IMG 2099 After sleeping through lots of activity, we finally woke up around 9:30am. We ate some breakfast Andi left for us, got dressed, and headed over to the slackline festival. The event location was perfect: a large park filled with grass, and just enough trees to set up various slacklines on. And there were about 40 of them set up, of lengths varying from 4m to 120m. Then there were a few strange lines set up: a round steel cable, that I did not even try to get on, a short free style line (not tight at all), which I could stand on for just a few seconds, and a line which had some chain for its middle section. The last wasn’t as bad as it sounded, but definitely very weird.

IMG 2057 In general all the slacklines were set much tighter than I am used to. They use “flat webbing” here instead the tubular webbing I use at home. It stretches less, and bounces less too. This increased tightness means it’s actually possible to jump, so I did my first slackline jump. I got about 1 inch of air, and didn’t stick it, but it was fun. I mainly focused on walking some of the longer (for me) lines. I managed pretty well to walk a 40 meter line, which is a lot further than the 10 meters I usually set up.

IMG 2114 The day during the event was very relaxing. We just sat around in the park watching people do some amazing tricks, slacklined a bit ourselves, and talked to some of the many people that were there. Lucky for us, most Germans (and the Austrians who showed up in large numbers) speak English quite well. (Germans are definitely better and more eager English speakers than the French.)

IMG 2135 At night everybody went to a biergarten. This wasn’t as much fun for us, since even though the people were nice, it was mostly a gathering of people who all knew each other already, and were speaking a language that we can’t follow. So we just sat together being tired, while my digestive system acted up a bit. Again, Andi needed to go home early and offered to take us with him. Everybody else continued partying on the banks of the Isar river. When we got home, the door was locked and Andi’s key didn’t work. Some cursing later, he called Bernie who had the other key that weekend. Luckily Bernie arrived relatively quickly, and his key worked. We hit the couch again.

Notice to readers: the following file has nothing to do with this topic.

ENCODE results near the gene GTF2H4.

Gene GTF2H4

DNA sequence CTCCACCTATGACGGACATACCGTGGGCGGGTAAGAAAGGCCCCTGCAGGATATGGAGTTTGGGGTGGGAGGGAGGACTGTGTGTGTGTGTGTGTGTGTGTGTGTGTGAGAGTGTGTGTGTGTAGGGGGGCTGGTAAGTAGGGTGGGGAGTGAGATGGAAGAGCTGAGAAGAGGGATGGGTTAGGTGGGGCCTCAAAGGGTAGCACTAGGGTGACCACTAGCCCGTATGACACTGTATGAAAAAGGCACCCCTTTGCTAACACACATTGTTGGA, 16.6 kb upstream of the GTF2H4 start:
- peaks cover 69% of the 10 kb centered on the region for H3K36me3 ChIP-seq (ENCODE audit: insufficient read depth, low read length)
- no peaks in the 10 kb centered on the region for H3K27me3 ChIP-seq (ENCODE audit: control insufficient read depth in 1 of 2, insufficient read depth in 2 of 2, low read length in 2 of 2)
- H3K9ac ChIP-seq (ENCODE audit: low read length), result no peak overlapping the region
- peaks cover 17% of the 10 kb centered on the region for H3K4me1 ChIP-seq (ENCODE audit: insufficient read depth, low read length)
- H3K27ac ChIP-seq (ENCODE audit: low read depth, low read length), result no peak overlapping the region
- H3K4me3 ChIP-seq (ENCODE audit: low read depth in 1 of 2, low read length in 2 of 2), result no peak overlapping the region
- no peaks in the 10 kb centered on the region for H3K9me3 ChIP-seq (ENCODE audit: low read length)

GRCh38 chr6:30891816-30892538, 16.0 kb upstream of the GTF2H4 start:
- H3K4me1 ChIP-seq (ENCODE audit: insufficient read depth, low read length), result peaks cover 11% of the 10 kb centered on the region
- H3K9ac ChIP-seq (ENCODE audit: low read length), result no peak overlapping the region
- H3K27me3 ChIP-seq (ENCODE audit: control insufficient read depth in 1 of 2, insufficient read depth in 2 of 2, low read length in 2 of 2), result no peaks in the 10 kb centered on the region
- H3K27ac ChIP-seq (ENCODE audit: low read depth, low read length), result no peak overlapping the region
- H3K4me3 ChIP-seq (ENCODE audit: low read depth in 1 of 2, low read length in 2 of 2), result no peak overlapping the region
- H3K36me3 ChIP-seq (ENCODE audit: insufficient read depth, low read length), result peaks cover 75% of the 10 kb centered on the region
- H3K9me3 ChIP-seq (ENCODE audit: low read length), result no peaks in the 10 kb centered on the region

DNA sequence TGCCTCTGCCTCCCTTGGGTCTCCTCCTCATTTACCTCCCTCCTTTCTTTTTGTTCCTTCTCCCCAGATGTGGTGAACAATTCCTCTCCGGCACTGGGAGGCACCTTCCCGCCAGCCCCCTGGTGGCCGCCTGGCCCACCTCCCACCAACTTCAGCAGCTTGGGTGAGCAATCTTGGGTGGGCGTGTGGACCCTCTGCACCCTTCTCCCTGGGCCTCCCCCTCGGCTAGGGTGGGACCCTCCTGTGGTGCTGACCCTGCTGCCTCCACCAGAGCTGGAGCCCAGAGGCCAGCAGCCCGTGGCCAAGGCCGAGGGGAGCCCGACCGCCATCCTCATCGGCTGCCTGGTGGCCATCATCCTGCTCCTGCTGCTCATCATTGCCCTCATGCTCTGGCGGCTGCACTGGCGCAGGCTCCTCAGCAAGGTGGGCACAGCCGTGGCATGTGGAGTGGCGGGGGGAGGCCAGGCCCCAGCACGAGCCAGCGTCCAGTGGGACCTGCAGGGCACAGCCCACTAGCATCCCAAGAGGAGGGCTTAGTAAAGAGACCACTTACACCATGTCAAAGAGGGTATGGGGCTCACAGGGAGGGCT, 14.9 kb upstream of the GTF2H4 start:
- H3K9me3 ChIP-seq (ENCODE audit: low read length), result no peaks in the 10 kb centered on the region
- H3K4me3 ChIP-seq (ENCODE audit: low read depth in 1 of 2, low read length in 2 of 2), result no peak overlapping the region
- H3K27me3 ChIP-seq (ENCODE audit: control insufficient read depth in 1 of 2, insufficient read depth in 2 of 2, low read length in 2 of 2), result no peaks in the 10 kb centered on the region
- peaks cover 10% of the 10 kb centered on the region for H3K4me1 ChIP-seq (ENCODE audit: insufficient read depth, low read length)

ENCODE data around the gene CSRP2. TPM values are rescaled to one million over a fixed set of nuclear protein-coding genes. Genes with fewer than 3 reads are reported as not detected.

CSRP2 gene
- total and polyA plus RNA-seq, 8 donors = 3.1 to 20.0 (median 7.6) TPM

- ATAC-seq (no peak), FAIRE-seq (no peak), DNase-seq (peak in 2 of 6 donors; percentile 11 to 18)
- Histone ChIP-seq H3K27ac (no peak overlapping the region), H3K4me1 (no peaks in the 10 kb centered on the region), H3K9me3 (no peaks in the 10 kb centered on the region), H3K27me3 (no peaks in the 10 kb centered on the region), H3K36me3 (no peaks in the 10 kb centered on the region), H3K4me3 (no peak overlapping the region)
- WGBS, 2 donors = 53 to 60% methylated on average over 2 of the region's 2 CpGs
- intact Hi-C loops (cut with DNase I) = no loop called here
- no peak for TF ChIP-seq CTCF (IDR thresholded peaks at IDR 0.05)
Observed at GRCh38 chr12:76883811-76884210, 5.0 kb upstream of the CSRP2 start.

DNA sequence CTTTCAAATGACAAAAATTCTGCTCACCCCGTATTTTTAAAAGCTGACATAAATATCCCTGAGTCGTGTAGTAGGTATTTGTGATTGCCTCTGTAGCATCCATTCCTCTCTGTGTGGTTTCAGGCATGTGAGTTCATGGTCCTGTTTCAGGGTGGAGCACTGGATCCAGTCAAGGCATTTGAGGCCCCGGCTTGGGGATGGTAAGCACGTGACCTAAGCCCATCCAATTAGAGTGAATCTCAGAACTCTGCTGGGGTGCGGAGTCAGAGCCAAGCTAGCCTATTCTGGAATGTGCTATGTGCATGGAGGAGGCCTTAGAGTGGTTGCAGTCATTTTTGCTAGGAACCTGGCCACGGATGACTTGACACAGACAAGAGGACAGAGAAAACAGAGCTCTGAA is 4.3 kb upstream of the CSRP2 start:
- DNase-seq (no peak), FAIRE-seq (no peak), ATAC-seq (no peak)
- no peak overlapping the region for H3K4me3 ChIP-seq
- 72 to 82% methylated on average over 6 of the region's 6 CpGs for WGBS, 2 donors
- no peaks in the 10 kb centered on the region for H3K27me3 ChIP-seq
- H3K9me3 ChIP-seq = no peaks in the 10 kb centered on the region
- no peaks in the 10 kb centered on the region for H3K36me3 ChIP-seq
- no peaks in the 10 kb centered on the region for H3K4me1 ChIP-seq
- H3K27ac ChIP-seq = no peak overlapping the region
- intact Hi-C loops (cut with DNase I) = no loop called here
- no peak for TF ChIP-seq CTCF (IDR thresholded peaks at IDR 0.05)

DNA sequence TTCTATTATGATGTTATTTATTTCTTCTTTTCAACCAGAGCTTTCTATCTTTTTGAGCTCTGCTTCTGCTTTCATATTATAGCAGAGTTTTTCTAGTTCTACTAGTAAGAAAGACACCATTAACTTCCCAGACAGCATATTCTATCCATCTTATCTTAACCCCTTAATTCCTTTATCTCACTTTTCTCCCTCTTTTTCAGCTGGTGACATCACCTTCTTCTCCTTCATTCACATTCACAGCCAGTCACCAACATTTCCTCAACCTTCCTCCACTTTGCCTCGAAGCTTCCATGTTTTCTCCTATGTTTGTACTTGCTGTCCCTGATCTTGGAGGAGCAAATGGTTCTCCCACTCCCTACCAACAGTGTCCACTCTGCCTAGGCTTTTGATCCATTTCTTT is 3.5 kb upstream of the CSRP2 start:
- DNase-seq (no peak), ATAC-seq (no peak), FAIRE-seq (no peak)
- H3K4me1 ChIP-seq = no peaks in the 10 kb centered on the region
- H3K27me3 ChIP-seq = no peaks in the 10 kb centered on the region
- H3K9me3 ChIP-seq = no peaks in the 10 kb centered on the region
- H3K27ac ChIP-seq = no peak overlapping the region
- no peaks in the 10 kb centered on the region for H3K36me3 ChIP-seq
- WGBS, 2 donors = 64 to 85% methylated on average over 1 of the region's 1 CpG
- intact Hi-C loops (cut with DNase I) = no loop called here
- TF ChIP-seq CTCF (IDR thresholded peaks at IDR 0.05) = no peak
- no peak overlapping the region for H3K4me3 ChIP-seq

IMG 2138 The next day was even more relaxed than the previous one. For one, almost everybody slept in, and we had a relaxed breakfast in Andi’s “castle.” Fresh coffee was even hand-ground. Then we went to a park just outside Landshut. It has a nice lake, and lots of grass and trees. It was busy with all manner of Germans, wearing anything from lederhosen to nothing at all. Lots of people had brought lawn chairs, ice chests, but no boom boxes.

IMG 2141 When we got there some people had already set up a few slacklines, and we dumped our stuff in the grass there and basically didn’t move all day. We did go on a brief walk to see the 60m slackline set up over water (and watched several people fall in) but I didn’t try it myself. We also went for a swim in the lake, which wasn’t warm. It was (obviously) very different from swimming in the ocean. Easier, and less exciting.

IMG 2146 Again, this day I did some slacklining and we talked to a few people. It was very nice and relaxing. I started practicing to get on the slackline from an “arms-straight” position along with Veronica. With some pointers from Tom, I managed to do it a few times later in the afternoon, so that was my triumph of the day. Then it was time to take the train back to Munich where we had booked a hostel. Andi drove us to the train. We had a few minutes to repack, and then the train arrived, exactly on time. Thanks Andi and everybody else we met, for a great weekend.

IMG 2032 On the train we sat across a very talkative religious socialist German lady with a fine command of the English language. We heard all about her son-in-law who was deported to Ghana, and she also told us what the good deals on train and underground transport are. That was actually very helpful. It seems the Deutsche Bundesbahn will happily sell you a 50-euro ticket if a 27-euro ticket exists which will provide you with the same (and more) service. The train time flew by and happy, but tired, we arrived (again) in Munich.

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Living the good life in Seattle, occasionally sharing something interesting with the Internet.